It’s over! Our four day school Web 2.0 Expo extravaganza over the last few days of school year was largely (and I don’t use the word lightly) adjudged as ‘a success’, ‘eye opening’, ‘interesting’, ‘informative’, ‘fun’, ‘enjoyable’, ‘a bit crazy’, ‘unusual’ by a range of people around the school (eclectic and funky as our cover clip )
For four days, three teachers (Simon Carabetta, Jaeik Jeong & myself) and about a dozen student-helpers (13 to 15 years old), put on a ’23 things’ of a kind for our school community to inform, teach and stir about ‘Web 2.0′ and its culture-changing potential that is starting to be realised in our societies yet (still) largely outside school walls.
To ‘walk the talk’, we not only set up stations, but also created the event’s wiki (largely student work!), even a Ning (well, sort of … ), got a bunch of students to start up their blogs, Twitter, set up RSS readers, fooled around with Skype, Etherpad, Twiddla, Moodle etc.. We had a number of educators from around the world dropping in virtually via Etherpad (copy of excellent contributions here, thank you SO MUCH to all who have contributed), we had encouraging tweets from around the world … all in all, we were ‘doing’ Web 2.0.
But out of the four days of messing up, playing, teaching, learning, succeeding, working together, guessing and generally having a ball, the last day will remain seared in my mind forever.
Until the last day, we had very few staff that came to the expo. They would bring groups of students down but then (most of them) didn’t quite engage with the expo in any way. “That’s for the kids, not for us…” was the general sentiment, with few notable exceptions. With the whole thing PRIMARILY for staff, we weren’t making the dent. The matter was raised at our regular morning ‘war briefing’. We made the decision that the last day was going to be ‘catch-a-teacher’ day.
It was pretty simple really. Student-helpers were encouraged to approach a teacher, invite them to the expo, try to work out and ask what the teacher might be interested in to learn…then demonstrate, teach and help them learn (about) a particular Web 2.0 tool and how it could be useful to them (the teacher). We also asked our student-helpers to note down on the central ‘tally’ board what teachers they taught what.
Students took up the challenge very seriously and we had them literally chasing teachers down the halls to invite, talk to, teach the teachers. With most teachers agreeing to come (even if out of courtesy if not curiosity) it was an incredible sight.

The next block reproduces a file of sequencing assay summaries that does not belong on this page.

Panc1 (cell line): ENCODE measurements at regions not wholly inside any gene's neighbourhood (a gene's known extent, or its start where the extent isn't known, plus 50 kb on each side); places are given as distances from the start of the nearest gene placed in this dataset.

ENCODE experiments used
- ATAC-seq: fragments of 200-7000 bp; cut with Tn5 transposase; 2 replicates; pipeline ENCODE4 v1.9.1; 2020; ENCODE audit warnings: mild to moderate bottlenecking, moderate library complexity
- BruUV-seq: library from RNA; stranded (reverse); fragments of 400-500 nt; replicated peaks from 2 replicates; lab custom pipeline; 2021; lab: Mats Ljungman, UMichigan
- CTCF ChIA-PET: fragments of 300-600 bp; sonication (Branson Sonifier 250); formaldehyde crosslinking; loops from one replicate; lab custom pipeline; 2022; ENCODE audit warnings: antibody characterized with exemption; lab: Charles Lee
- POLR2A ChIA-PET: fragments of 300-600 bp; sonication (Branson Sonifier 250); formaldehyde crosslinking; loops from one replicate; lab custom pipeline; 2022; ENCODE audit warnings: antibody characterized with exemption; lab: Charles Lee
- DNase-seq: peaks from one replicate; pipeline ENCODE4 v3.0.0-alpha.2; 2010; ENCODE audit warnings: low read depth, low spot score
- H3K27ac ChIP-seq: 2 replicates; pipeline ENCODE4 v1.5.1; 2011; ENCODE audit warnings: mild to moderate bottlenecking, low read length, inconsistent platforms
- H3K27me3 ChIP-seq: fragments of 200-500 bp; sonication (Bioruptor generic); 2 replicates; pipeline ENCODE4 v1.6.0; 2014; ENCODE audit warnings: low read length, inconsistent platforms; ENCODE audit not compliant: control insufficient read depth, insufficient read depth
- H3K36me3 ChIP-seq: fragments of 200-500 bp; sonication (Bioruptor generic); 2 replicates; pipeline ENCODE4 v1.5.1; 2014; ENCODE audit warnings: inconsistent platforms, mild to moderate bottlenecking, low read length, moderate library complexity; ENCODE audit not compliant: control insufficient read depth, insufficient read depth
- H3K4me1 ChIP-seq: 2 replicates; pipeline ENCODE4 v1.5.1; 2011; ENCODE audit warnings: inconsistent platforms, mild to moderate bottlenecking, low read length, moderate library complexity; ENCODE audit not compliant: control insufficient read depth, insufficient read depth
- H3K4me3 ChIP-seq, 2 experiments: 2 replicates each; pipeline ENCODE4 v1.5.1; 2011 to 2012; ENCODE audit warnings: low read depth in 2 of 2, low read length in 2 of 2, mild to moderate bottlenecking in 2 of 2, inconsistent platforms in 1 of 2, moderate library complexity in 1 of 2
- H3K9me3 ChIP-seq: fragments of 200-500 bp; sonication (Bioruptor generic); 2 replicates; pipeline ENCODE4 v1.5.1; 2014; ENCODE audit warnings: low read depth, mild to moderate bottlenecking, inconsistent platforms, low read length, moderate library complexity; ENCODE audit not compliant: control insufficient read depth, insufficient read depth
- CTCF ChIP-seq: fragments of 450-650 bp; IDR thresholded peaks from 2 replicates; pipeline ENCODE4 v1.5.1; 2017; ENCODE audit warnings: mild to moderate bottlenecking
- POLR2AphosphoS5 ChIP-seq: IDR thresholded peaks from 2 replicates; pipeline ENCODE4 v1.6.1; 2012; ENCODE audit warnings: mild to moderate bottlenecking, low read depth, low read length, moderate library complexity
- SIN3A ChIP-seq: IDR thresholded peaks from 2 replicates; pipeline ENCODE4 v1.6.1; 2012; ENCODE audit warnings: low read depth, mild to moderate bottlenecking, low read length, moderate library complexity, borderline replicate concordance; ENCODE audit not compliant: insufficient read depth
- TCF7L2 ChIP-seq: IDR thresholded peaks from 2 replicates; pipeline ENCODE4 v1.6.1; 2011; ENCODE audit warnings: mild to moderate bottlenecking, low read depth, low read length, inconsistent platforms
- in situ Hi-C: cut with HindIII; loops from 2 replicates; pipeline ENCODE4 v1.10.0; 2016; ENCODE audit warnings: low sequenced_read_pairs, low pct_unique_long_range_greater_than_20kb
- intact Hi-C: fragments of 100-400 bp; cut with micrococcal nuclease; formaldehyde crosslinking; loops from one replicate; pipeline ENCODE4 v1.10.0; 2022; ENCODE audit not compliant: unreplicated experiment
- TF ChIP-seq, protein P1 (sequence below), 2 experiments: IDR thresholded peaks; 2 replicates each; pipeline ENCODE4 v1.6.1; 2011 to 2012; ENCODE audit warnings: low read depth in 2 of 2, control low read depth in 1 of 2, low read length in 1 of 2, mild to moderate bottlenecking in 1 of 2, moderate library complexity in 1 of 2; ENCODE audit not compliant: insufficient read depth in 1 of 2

And this is what the tally board looked like after only a few hours!
Yes, I repeat: teachers are far less likely to say no to a student than a ‘tech integrator’ with a resonable (tech) proposition for teacher’s problem/idea in class. It just works!
Another highlight of the day was the technically so damn easy yet so profoundly different (to ‘regular school’) Skype conference of our ‘helpers’ with a good friend Ira Socol. I saw Ira tweeting, hooked up over Skype and within seconds the whole class said ‘Hello” to Ira and his dog (“with a weird name Sir…”) in Michigan. We soon shared a screen with Google Earth on it where Ira literally showed us around his neighbourhood, place he works, we zoomed out to see and learn a bit about the Great Lakes (some of the kids watching have not been further than a few blocks from their place in their life!), cracked a joke or two and after a few minutes thanked Ira for his time. After the event Ira tweeted:
I read the tweet aloud to claps, cheers and hollers of approval at our post-expo ice cream ‘debrief’ (yes, we did treat the awesome crew
The sense of community, appreciation, working together, problem solving, the JOY of learning, particularly on the last day of our Expo was palpable. Many of our student-helpers ‘got off’ on it, dare say far, far more than many a lesson in the year just finished. There it was, a working rhizome of education I dream of, where roles/status/label/credit did not matter, only what we can learn, share, help, improve. Sure, it was quite an intense day, but one where the students saw the potential of what many of us have been banging on about for … years now.
Before we took our parting group photo, I asked the student-helpers is they would like to attend a school organised and run a bit like our expo – passionate, hard-working, following people’s interests, funny, a bit messy and unexpected, unclear at times but always valuing learning of all kinds: “Yes, sure, we’d love to…” I replied with just a line: “Demand it for your own kids.”
Just imagine! Or as a colleague quoted in his farewell speech yesterday: Logic will get you from A to B, imagination will get you anywhere.
And since I mentioned farewell speeches – I delivered mine yesterday too (copy here). I will miss the people of Belmont City College (and my first Moodle, my baby ). They matter.